Last week MySanAntonio.com reported that the city's proposed mural of a sleeping Mexican being considered for the revitalization of a historic drive-in has drawn protests and anger by several Latino activists and artists. The issue? The city wants to re-create the Mission Drive-In's original art, which showed Mission San José as well as two men in sombreros sleeping.
“Latinos are not asleep,” said Gabriel Velasquez, a District 3 member of the city's Cultural Arts Board and an organizer of the press conference. “We are mayors of cities; we are doctors, lawyers, astronauts and teachers.”
“We cannot regress by allowing a painting from the old days to show us as less than we really are,” he said.
Felix Padrón, head of the city's Office of Cultural Affairs, characterized the criticisms as part of a misunderstanding of city processes, adding that the finished work will not necessarily include every element of the original marquee.
The marquee mural is a part of a preservation and neighborhood redevelopment project that includes a plaza to be completed this summer. The marquee remains blank for now.
At issue is an Office of Cultural Affairs request for proposals, or RFP, a document that describes the marquee project and lists requirements for potential artists or companies to follow.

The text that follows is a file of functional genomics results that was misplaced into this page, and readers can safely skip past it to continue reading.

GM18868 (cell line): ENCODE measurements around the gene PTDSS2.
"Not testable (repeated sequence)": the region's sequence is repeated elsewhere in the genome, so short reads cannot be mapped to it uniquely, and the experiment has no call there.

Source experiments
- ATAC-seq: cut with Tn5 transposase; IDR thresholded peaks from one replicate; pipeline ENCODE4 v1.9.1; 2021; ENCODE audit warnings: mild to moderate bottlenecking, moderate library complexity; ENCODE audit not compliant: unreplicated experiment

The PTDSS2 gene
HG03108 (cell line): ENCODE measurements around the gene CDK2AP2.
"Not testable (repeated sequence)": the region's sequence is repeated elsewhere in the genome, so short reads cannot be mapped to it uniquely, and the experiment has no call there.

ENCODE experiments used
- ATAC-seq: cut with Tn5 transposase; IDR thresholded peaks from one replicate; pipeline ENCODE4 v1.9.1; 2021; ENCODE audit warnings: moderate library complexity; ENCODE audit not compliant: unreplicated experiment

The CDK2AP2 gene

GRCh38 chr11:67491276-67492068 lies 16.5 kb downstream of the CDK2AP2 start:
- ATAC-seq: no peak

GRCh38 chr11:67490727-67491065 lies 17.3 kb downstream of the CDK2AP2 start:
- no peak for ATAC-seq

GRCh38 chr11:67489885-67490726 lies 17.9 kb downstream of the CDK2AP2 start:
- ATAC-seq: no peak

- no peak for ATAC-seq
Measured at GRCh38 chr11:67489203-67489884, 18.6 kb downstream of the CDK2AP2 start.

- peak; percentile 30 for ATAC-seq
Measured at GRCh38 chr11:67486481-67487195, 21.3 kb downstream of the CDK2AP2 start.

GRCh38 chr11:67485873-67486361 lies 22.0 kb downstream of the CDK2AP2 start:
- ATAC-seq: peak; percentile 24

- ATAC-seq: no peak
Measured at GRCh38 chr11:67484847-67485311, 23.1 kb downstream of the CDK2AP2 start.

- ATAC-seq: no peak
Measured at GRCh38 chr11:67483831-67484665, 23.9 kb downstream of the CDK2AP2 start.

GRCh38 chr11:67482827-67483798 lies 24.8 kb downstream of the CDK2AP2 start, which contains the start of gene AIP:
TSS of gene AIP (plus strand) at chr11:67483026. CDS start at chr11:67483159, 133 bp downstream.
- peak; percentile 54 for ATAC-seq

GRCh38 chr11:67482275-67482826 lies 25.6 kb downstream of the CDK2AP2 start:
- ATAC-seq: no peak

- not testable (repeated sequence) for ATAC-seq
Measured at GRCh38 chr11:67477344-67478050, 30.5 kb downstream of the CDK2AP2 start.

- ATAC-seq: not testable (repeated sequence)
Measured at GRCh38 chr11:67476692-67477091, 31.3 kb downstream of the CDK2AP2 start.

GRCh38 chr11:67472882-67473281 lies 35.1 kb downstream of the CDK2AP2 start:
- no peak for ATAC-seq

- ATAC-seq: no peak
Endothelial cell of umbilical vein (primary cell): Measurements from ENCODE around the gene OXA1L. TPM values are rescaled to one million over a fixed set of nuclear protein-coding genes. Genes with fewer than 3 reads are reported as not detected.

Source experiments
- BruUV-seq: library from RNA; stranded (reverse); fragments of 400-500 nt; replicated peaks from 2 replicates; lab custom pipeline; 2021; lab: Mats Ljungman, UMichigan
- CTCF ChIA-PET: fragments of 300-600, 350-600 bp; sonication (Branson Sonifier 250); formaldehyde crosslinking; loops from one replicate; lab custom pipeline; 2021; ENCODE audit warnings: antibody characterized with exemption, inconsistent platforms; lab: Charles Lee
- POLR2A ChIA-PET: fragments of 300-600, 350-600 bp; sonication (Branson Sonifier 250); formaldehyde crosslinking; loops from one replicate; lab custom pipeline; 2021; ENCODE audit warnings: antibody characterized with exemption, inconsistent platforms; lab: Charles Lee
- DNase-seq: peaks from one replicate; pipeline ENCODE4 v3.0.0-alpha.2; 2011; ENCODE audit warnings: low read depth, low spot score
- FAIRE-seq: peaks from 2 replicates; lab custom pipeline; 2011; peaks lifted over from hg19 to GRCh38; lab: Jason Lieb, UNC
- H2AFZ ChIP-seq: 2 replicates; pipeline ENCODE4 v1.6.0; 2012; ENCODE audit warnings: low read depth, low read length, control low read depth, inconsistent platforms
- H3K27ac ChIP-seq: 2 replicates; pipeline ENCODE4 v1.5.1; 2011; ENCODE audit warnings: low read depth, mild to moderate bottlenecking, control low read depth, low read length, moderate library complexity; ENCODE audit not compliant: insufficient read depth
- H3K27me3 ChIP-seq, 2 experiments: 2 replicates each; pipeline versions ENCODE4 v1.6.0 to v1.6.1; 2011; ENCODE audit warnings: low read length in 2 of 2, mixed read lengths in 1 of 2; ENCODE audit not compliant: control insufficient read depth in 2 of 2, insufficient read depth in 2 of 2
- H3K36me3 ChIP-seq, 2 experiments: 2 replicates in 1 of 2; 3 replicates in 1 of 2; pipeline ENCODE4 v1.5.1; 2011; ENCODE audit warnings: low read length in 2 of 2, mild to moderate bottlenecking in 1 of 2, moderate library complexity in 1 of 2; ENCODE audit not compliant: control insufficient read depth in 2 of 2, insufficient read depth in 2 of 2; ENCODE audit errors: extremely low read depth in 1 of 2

"You have got to be kidding me,” prominent San Antonio artist Jesse Trevino said when he was invited to submit a bid to help create the mural. “I have been fighting this all my life by trying my best to portray the positive images of Mexican Americans."
Here is the question we have: why even consider it in the first place? Was the city not thinking that it would get a reaction to all this? Like Velasquez says at the end of the report and we tend to agree:
“Placing a derogatory, stereotypical and demeaning illustration on the cover sheet of an RFP is not only unacceptable, but offensive,” he said. It “depicts a Mexican asleep under his sombrero against the wall of Mission San José.”
When finished, the former outdoor theater will serve as a venue for community and cultural events. The Mission Marquee Outdoor Plaza is expected to be completed this summer and sits adjacent to the Mission Branch Library, a $7.4 million facility that opened last year.
In all, the drive-in's 26 acres are part of a redevelopment plan.
Padrón said his department is “sensitive to the issues being raised” and doesn't believe the offending images will be incorporated into the marquee, “given the concerns of the community.”
“At end of the day,” he said, “we will probably introduce a new mural.”